Tuesday, February 21, 2006

Fighting against Jihad in Indonesia

Snouck Hurgronje was a Dutchman who lived from 1857 to 1936. He was a scholar of Islam and visited Mecca. He wrote several books about the origin and development of Islam. This was of great interest to the Dutch elites of the time.

In the 19th century The Netherlands had become a more or less unified and modern country, organised according to French legal preceipts. The country had inherited vast Asian possesions from an organisation founded in 1602 on the Amsterdam Stock Exchange, the VOC. The United East-Indian Company was a cartel set-up by Dutch traders to organise and undertake trade with Asia, from Japan to the East African Coast. After an initial run of successes during which the company chased the Portuguese, Spanish and English out of many ports around Asia the company became the biggest employer in The Netherlands. The company outlawed competition in the areas where it was supreme and started to run out of steam. In 1799 the company was utterly broke and dissolved by the French rulers of the Netherlands. After the defeat of Napoleon the English handed back many of the Asian possesions of the VOC to the new Dutch government.

With this the Dutch elites found themselves the rulers of masses of Islamic subjects and a vast empire in scattered of thousands of small and dozens of big Islands, an empire that was called: "the emerald girdle" due to the appearance of the green Islands in the Asian seas.
Wanting power and money the local Indonesian/Dutch elites started to economically develop the societies they found themselves ruling in order to be able to tax it. And change of course invites opposition, mostly from the local secular rulers, the Raden or noblemen. But another force gathered against the Westerners.

Most local rulers were quickly taken care of by armies of white soldiers shipped in from Europe, supported by local mercenaries, often Christians from the Molluccan Islands. However at a certain point the Dutch had to face a more formidable foe.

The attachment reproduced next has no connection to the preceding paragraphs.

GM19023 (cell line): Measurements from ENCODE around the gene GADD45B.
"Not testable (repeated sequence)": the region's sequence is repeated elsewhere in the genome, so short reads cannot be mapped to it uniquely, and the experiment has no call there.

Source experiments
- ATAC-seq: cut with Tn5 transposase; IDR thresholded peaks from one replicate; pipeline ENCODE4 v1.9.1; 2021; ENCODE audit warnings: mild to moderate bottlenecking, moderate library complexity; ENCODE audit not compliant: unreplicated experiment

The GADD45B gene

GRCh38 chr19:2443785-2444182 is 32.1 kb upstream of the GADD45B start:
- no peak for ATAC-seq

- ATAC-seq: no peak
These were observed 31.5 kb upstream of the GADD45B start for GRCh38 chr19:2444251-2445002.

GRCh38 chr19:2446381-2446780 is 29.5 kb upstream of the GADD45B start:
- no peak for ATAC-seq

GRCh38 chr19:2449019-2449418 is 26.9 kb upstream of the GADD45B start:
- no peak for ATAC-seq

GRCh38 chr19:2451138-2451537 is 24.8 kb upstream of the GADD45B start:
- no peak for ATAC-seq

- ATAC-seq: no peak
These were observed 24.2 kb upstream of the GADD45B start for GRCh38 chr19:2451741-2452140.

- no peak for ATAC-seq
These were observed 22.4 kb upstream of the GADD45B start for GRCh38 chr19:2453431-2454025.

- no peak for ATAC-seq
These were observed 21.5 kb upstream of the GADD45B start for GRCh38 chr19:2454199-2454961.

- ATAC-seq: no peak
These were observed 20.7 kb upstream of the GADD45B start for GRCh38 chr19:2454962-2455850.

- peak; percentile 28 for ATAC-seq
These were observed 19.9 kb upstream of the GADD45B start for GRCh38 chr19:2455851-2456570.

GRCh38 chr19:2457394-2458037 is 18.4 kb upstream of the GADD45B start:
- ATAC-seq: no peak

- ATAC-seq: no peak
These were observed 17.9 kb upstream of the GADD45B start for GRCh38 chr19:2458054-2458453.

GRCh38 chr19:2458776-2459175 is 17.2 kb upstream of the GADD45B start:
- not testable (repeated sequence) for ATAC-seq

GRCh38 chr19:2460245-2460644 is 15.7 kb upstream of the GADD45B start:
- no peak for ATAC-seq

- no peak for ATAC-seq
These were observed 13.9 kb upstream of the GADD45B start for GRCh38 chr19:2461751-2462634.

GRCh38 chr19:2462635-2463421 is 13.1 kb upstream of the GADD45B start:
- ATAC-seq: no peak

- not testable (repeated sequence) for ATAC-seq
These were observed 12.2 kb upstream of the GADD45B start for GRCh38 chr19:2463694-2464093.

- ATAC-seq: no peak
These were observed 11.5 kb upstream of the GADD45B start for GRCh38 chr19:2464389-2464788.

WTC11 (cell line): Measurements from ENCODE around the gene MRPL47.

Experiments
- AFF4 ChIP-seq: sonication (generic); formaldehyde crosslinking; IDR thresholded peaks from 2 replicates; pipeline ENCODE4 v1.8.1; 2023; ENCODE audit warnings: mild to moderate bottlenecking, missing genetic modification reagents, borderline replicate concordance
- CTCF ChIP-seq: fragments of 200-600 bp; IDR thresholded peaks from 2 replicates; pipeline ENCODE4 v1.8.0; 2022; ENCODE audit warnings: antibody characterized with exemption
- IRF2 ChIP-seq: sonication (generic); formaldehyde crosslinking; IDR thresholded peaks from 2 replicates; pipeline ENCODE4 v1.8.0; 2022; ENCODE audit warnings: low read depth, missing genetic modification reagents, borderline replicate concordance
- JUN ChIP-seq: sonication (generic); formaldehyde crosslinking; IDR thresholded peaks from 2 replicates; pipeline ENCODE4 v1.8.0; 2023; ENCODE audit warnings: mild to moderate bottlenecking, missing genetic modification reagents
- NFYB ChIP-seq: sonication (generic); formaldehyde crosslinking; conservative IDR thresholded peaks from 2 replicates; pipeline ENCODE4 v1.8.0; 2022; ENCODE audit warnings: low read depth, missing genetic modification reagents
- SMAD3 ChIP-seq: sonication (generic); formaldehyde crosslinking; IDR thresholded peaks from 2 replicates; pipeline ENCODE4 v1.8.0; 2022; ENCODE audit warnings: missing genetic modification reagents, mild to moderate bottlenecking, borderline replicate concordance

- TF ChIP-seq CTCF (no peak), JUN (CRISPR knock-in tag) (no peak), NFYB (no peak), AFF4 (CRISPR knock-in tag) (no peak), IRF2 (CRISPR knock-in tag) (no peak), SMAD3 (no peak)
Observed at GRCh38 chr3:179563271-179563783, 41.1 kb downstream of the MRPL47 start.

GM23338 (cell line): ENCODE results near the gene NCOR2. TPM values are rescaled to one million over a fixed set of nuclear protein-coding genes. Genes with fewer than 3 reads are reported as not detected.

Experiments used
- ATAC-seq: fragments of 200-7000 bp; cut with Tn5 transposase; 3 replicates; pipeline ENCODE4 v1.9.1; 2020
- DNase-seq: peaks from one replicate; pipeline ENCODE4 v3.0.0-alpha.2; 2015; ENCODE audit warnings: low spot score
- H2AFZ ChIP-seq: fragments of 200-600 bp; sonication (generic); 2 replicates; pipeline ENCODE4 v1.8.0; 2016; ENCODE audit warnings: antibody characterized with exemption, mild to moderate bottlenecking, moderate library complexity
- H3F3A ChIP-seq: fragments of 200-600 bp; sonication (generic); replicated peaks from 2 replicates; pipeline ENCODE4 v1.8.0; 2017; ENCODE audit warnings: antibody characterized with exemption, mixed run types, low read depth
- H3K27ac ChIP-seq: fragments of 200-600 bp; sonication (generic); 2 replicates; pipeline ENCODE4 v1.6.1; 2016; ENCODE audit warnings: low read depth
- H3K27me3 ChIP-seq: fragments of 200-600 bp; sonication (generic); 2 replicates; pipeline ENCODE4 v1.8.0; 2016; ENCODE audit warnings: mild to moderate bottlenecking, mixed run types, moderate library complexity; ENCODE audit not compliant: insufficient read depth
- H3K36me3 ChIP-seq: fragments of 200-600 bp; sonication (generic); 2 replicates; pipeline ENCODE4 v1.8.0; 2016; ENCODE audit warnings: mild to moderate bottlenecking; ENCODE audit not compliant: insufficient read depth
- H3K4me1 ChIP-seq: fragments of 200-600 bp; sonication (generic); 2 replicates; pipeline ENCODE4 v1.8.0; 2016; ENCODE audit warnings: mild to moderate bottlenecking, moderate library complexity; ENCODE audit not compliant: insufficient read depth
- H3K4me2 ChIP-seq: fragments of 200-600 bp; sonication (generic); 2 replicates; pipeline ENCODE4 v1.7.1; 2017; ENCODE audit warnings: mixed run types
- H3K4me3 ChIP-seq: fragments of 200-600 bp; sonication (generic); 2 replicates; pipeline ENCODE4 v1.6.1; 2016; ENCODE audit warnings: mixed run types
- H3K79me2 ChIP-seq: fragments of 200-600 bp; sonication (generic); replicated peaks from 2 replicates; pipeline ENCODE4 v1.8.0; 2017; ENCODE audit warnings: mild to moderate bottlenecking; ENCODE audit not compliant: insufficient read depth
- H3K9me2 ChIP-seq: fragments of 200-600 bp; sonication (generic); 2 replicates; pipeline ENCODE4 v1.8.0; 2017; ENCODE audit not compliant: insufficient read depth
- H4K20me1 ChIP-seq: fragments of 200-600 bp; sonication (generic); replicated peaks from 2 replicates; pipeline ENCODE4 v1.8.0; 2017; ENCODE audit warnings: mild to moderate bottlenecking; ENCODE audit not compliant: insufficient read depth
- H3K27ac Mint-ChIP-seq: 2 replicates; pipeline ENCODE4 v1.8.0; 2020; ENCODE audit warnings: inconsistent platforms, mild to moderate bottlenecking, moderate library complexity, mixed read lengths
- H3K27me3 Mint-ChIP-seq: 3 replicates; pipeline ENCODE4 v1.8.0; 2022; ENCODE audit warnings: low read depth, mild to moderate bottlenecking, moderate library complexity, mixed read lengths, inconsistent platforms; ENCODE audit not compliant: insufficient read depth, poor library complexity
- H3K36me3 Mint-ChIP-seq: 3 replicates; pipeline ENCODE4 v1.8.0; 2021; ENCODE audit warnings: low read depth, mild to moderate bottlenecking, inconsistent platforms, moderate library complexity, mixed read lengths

The area of modern day Indonesia that lies Westermost is the Island Sumatera. It is a big Island, less densely populated than the dominant and central Island of Java. There are several strong ethnic groups there such as the former cannibals and present day Bataks on the Northern side close to Malasia and the interesting matriarchal Muslims of the Minang Kabau culture on the Southern side of the mountainous Island. On the Western tip of the Island lies the old culture of Aceh. The Aceh people were the first Malays to be converted by Islam in the 14 th century. And they were a strong empire that dominated Sumatera in the 15th and 16th century. In the 19th century their strength was increasing again and so was their national conciousness. Being strongly Islamic their nationalism was strongly shaped and guided by the Qoran and the Islamic scribes. They send out their forces to dominate the other ethnic groups on Sumatera and this did not bother the colonial overlords much, who had only a symbolic presence on Sumatera.

But the Qoran orders the faithful to levy tax on the unbelievers and to loot them. And this is what Aceh pirates did in the seas around Aceh. This included the Malacca straits one of the busiest sea lanes in the world. Packed with shipping which was the lifeblood of the British Empire.

The British demanded that the Dutch would do something about the piracy problem and after some initial dithering the Dutch Govenor General in Batavia (Jakarta) declared war on the Sultan of Aceh and armies were summarely despatched. This was in 1873. The colonial army met with heavy opposition but in the end heavy weapons and European discipline prevailed and the Palace of the Sultan was sacked and burned.